These Gen Z employees have discovered the secret to getting a bigger raise—switch jobs A growing crop of savvy younger workers are refusing to settle for modest cost-of-living wage increases. They say it’s all about knowing your marketplace value.


Connie, a 26-year-old consultant living in New York City, felt the need to secure a raise after starting her first job post-college in 2020. She began at a salary of $60,000 and received a raise to $67,000. However, she realized that substantial raises often come with changing jobs. She felt pressured to switch jobs by her peers, as they believed significant raises were unlikely to be given to those who stayed in the same position. After two years, Connie decided to actively search for new job opportunities and received two offers: one for $85,000 and another for $90,000.

Connie's experience is not unique. According to a study by ResumeBuilder involving 1,000 Gen Zers and millennials, job hopping has proven to be an effective way to achieve higher salaries. The study found that 62% of respondents left their jobs in search of higher pay, and 80% of those who left received a salary increase. Nearly 20% of these individuals received an increase of $50,000 or more. Julia Toothacre, a résumé and career strategist, emphasized the potential for significant salary gains through intentional skill building, networking, and continuous job searching while employed.

Kayla LaNise, now 24, managed to nearly double her salary by moving from Washington, D.C., to New York, which resulted in an increase from $103,000 to $196,000. While she was thrilled to secure her first job in tech sales, she regretted not negotiating her salary. She later discovered that some of her colleagues had successfully negotiated higher base salaries. Kayla learned that the base salary is crucial as it forms the basis for commissions and performance reviews, ultimately impacting future negotiations.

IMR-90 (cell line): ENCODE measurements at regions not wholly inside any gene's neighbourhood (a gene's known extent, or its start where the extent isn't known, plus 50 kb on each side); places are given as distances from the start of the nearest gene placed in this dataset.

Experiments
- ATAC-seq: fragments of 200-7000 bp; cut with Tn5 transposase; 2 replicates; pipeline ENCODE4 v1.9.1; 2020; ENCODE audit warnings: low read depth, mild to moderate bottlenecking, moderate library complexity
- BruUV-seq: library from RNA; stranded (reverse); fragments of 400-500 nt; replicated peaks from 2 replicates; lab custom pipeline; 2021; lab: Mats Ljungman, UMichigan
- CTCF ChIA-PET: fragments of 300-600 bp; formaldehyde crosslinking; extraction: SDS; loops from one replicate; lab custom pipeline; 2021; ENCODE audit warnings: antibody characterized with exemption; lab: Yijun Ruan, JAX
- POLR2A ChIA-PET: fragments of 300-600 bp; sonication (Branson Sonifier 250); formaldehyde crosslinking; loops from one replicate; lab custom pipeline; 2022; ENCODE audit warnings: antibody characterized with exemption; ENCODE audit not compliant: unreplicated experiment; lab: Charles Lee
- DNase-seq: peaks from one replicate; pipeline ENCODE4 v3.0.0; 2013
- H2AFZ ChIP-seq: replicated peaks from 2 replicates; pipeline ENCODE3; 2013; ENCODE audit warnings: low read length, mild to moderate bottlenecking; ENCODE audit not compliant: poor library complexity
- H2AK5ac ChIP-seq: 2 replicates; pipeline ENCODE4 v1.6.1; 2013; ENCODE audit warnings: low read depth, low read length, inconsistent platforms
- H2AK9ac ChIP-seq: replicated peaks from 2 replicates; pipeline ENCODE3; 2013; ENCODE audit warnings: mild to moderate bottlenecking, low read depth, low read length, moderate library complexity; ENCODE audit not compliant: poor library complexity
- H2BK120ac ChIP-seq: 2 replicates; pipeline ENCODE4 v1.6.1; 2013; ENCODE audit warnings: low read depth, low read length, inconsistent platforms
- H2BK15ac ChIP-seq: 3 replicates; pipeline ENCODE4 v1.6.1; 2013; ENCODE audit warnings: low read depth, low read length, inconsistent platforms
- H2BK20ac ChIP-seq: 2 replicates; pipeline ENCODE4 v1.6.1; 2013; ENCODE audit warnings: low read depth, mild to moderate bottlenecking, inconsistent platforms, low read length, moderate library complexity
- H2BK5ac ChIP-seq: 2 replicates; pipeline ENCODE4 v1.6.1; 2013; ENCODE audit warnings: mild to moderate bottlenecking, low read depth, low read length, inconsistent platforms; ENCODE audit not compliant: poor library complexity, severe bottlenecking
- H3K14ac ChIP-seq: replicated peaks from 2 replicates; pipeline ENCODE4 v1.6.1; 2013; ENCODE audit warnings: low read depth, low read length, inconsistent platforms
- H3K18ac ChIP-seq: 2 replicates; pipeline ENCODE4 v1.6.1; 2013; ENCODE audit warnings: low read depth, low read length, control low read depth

However, Kayla's attempts to negotiate at her second job were met with limited success. Despite this, she emphasized the importance of holding out for a job offer that aligns with one's worth. Qetsiyah (last name withheld), aged 22, shared her experience of immigrating to Canada from the Democratic Republic of Congo at 16. Facing financial constraints that prevented her from attending university, she started as a freelancer and eventually secured a position at a marketing agency. Qetsiyah focused on developing her portfolio and obtaining online certifications to advance her career. Last year, she received a job offer that increased her salary from $48,000 to $70,000 after experiencing a lowball offer from a previous potential employer who did not recognize her qualifications.

Currently, Connie is actively seeking a new job and plans to negotiate as much as possible. She believes that it's far easier to request a raise from a new employer, as opposed to approaching an existing manager. She also highlighted the success of a friend her age who consistently seeks new opportunities and has managed to secure a $250,000 salary.  

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